Virat Kohli has scored 11 fifties and a hundred in his last 19 T20 innings at an average of 96.18 and a strike rate of 138.48. He has scored 40 or more in 14 of the 19 innings that he has batted in in 2016. These are Bradmanesque numbers, particularly in a format that allows only 120 balls to be distributed among the top five or six batsmen.
T20 cricket forced us to adjust our statistical benchmarks: 30 has become the new 50 when it comes to batting averages. No longer is it about digging in and playing a long innings, for T20 doesn't allow you the luxury of time. When you start biding your time, you fall so far behind in the game that it is almost impossible to recover.
In fact, the essence of T20 cricket is to keep going regardless of how many came off the previous over or the previous ball, and that means inconsistency. I remember chatting to Rahul Dravid during the first year of the IPL and he voiced his reservations about the fact that it was being considered okay to get out after scoring a quick 30. (And 30 is still considered a decent score in T20, unless your name is Virat Kohli.)
When ODI cricket came along, everyone treated it like a shortened Test match and went about their business as they would in a Test match innings - save for the last ten overs. It took some time and some rule changes to force teams to start viewing ODI cricket as a different sport, and that changed the momentum of the format forever. Nowadays batsmen go on the offensive from the first ball and don't take their foot off the accelerator till the end. Earlier, scoring a run a ball was limited to only the death overs, but now 300-plus scores are achieved as a matter of course.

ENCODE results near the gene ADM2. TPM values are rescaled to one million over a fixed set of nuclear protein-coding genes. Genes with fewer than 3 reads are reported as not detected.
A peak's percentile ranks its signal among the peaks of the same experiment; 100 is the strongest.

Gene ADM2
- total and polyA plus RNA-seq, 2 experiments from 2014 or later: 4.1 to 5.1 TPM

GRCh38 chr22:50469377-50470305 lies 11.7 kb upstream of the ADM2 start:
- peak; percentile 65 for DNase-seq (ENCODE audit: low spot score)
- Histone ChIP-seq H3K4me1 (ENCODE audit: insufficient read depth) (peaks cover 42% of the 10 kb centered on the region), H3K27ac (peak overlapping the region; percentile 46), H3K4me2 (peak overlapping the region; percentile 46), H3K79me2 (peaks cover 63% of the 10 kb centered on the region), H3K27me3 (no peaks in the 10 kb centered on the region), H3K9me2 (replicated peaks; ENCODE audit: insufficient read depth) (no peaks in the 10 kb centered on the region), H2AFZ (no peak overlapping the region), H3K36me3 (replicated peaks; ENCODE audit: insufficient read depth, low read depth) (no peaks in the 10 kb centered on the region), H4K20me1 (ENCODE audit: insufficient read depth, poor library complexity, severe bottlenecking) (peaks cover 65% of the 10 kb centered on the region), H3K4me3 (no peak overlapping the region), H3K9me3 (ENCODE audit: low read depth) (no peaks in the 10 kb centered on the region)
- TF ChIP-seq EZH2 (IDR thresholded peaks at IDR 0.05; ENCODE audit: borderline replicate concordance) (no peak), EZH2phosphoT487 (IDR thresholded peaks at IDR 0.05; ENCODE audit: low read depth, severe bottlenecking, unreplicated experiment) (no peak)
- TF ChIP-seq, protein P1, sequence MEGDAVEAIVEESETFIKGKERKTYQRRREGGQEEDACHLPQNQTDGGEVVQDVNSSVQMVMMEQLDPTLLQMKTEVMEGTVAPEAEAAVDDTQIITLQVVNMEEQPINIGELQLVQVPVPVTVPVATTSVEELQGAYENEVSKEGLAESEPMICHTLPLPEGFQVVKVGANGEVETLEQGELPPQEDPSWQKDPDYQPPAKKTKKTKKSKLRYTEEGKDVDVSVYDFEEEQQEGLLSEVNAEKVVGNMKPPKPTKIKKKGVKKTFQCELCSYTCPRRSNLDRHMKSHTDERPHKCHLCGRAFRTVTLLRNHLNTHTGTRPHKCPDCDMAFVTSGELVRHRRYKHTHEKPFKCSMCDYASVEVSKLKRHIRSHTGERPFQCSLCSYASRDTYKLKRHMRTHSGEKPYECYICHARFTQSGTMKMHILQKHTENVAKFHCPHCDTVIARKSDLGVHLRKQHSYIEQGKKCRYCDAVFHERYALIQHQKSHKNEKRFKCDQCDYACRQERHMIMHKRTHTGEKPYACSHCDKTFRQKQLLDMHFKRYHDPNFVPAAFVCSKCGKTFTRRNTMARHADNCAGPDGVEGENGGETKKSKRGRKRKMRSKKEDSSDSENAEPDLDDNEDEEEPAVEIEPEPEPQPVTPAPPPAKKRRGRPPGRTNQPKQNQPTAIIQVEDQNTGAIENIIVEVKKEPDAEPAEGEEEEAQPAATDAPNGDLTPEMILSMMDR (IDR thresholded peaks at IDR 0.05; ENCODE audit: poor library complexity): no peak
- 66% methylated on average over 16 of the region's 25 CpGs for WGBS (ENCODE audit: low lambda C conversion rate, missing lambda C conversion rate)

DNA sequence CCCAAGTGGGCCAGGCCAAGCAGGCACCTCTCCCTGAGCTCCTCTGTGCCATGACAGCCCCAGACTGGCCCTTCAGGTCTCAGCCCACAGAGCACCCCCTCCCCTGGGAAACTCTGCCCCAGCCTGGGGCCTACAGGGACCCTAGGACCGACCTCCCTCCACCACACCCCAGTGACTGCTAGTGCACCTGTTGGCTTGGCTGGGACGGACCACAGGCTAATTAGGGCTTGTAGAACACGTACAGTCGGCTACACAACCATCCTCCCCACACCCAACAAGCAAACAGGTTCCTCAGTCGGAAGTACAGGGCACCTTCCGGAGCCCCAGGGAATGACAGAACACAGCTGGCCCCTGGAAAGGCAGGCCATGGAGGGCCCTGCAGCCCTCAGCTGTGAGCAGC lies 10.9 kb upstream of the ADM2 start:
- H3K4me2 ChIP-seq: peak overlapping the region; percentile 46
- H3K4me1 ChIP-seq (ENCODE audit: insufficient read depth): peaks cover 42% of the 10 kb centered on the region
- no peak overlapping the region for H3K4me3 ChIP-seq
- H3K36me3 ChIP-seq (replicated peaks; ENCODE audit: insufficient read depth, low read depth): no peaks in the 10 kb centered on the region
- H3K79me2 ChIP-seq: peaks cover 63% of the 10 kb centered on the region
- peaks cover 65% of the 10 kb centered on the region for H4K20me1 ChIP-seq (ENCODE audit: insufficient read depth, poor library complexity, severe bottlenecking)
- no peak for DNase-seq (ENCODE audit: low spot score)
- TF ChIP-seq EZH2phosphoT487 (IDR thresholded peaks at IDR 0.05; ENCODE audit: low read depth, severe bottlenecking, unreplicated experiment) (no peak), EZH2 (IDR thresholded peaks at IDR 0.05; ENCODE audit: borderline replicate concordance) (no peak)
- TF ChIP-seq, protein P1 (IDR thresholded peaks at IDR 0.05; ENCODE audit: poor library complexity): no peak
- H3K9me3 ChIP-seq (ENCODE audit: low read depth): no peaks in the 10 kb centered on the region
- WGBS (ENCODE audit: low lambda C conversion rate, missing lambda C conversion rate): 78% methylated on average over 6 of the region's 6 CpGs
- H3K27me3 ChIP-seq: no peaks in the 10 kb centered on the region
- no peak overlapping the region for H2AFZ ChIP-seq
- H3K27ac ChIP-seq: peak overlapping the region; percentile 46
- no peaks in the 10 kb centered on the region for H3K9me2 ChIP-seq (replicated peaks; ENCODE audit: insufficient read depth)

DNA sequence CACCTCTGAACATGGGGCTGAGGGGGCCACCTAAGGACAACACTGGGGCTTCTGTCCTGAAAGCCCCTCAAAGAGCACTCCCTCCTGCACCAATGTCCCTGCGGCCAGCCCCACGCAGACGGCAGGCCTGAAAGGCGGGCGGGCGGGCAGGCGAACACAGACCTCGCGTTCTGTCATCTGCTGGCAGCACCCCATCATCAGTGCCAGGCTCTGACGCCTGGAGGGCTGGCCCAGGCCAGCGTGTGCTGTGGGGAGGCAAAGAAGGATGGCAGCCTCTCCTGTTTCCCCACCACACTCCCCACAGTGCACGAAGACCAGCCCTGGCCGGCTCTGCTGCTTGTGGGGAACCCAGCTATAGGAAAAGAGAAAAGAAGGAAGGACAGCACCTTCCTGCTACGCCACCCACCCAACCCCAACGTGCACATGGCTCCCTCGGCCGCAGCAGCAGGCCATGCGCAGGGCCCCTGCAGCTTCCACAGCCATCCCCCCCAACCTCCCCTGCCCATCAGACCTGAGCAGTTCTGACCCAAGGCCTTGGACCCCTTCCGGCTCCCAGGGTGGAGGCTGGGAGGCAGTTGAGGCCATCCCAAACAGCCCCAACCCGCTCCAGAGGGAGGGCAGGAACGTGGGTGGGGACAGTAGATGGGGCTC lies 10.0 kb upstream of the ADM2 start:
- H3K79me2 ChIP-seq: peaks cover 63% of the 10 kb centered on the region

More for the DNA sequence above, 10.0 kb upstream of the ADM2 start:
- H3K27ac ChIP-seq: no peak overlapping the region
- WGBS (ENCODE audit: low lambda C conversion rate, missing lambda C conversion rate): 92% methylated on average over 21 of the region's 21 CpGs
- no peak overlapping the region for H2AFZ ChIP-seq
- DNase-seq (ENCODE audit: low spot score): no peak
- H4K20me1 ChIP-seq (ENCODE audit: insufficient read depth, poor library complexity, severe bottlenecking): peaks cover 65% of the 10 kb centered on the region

Similarly, when T20 started, everyone treated it as a 120-ball slogfest. But as the approach to ODI cricket changed, so is it changing with T20, as players approach T20 innings with a slightly different method.
While they still go hard at most stages of the game, they no longer see the need to slog every ball to score 12 an over. And that is where Kohli leads the pack. T20 cricket is fast becoming synonymous with power-hitting and innovative stroke-making, but Kohli is still doing his stuff the old-fashioned way. He doesn't go aerial all the time, he doesn't hit sixes as often as some of the top T20 batsmen do, and he doesn't play the lap or the reverse lap shot. So how does he manage to not just stay relevant but also rule the shortest format?
The importance of the basics